A major Apple supplier is reportedly using forced labor from thousands of Uighur workers to make glass for iPhones

Apple CEO Tim Cook in China, March 2019
Apple CEO Tim Cook at the Economic Summit held for the China Development Forum in Beijing in March 2019.

A major Apple supplier is using forced labor from thousands of Uighur workers in its factories, a new report from the Tech Transparency Project found.

“Our research shows that Apple’s use of forced labor in its supply chain goes far beyond what the company has acknowledged,” Katie Paul, the director of the Tech Transparency Project, told The Washington Post.

Evidence of Lens Technology’s use of forced labor was available publicly, hidden in plain sight as government propaganda in news media, according to the Tech Transparency Project. Lens has for years supplied Apple with glass for iPhones, and the company also works with Amazon and Tesla, The Post noted.

Read more: How Apple, Google, and other browser makers are quietly duking it out over the future of the web

The group’s report details a variety of Chinese media reports that portray worker transfers as voluntarily relocating, often with a positive spin.

Apple didn’t respond to Business Insider’s request for comment, but a representative, Josh Rosenstock, told The Post: “Apple has zero tolerance for forced labor. Looking for the presence of forced labor is part of every supplier assessment we conduct, including surprise audits. These protections apply across the supply chain, regardless of a person’s job or location. Any violation of our policies has immediate consequences, including possible business termination. As always, our focus is on making sure everyone is treated with dignity and respect, and we will continue doing all we can to protect workers in our supply chain.”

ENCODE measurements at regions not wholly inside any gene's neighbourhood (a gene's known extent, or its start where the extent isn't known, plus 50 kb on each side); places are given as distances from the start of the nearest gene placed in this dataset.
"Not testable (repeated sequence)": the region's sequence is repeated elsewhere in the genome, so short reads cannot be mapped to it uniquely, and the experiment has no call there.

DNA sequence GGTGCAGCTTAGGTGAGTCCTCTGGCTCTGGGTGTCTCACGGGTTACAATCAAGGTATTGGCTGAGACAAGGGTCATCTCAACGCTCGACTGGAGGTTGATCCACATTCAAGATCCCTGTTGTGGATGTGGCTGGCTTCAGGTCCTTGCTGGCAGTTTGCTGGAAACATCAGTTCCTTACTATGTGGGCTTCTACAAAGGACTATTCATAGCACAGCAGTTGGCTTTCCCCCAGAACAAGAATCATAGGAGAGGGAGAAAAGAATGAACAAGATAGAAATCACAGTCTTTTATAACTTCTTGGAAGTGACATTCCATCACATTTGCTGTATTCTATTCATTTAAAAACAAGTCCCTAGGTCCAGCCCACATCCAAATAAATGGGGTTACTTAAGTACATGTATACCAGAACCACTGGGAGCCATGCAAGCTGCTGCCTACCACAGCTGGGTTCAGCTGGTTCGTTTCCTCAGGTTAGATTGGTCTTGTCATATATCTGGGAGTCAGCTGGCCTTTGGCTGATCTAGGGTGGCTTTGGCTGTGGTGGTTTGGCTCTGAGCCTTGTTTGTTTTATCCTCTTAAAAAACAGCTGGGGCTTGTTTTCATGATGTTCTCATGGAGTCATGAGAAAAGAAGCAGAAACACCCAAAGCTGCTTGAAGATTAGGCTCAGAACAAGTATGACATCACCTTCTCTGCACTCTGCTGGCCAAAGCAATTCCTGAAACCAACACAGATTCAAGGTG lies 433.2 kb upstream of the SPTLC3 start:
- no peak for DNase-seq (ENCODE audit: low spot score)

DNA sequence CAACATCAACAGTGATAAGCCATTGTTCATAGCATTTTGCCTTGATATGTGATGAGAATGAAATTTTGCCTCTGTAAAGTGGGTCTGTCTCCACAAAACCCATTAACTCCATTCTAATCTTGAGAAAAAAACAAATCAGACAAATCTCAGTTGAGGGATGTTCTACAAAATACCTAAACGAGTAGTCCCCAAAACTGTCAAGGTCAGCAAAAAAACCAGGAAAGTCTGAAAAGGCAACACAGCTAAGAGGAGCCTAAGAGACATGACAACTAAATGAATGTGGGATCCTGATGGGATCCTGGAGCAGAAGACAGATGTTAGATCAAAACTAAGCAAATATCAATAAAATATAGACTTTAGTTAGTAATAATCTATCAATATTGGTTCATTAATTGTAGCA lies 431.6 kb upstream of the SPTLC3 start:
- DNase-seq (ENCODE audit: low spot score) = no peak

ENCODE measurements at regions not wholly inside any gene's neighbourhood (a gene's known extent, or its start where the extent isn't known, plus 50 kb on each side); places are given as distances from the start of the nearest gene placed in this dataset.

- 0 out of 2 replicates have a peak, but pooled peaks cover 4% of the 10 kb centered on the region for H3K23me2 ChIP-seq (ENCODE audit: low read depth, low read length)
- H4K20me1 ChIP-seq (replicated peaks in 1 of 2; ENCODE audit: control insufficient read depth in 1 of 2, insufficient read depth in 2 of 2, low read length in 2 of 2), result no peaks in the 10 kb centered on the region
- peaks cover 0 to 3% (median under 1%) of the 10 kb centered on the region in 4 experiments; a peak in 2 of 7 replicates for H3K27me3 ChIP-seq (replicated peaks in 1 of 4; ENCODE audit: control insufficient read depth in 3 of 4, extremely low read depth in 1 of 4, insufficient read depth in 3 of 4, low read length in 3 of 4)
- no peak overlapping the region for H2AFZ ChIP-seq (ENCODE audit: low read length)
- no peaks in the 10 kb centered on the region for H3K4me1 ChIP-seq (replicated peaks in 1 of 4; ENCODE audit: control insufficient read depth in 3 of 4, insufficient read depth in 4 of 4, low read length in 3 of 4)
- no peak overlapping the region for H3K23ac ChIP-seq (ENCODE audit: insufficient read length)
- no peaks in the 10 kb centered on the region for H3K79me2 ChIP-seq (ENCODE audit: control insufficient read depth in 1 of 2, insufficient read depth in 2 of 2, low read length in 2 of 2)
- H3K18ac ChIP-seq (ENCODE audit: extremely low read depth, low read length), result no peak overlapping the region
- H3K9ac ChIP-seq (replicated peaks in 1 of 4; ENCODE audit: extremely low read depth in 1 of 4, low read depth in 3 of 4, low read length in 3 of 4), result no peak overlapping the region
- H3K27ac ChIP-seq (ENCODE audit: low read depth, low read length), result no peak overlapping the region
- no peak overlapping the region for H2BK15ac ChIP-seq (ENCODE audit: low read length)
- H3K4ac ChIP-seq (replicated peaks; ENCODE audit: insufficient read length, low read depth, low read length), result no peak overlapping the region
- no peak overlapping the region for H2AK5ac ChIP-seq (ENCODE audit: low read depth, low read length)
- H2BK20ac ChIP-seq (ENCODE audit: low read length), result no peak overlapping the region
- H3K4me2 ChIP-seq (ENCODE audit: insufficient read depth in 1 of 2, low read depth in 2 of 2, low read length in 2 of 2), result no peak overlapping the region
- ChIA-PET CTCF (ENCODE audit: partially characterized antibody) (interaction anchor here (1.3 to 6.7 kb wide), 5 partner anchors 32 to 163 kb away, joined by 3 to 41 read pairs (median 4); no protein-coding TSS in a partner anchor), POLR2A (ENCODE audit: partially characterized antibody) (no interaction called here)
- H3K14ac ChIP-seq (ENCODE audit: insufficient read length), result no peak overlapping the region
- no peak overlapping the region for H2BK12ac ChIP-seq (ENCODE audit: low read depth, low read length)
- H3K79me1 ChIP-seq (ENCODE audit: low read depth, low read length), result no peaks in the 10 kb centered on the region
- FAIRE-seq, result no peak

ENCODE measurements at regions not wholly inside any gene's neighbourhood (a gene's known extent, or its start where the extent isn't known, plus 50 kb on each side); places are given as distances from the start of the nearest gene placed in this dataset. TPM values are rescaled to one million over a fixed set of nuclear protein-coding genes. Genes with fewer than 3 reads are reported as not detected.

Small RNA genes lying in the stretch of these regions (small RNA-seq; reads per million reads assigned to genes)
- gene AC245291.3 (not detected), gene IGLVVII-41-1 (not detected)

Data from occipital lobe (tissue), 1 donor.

Apple has been repeatedly accused of labor issues in China and has even broken business relationships with major suppliers as a result. As recently as  March, a major report found that Apple benefited from forced Uighur labor through its Chinese suppliers.

Though Apple has taken a public stance against these practices, the company reportedly joined Coca-Cola and Nike in lobbying efforts to weaken a bill designed to ban US companies from relying on Chinese forced labor.

Read The Washington Post’s full report here.

Got a tip? Contact Business Insider senior correspondent Ben Gilbert via email (bgilbert@businessinsider.com), or Twitter DM (@realbengilbert). We can keep sources anonymous. Use a non-work device to reach out. PR pitches by email only, please.

Read the original article on Business Insider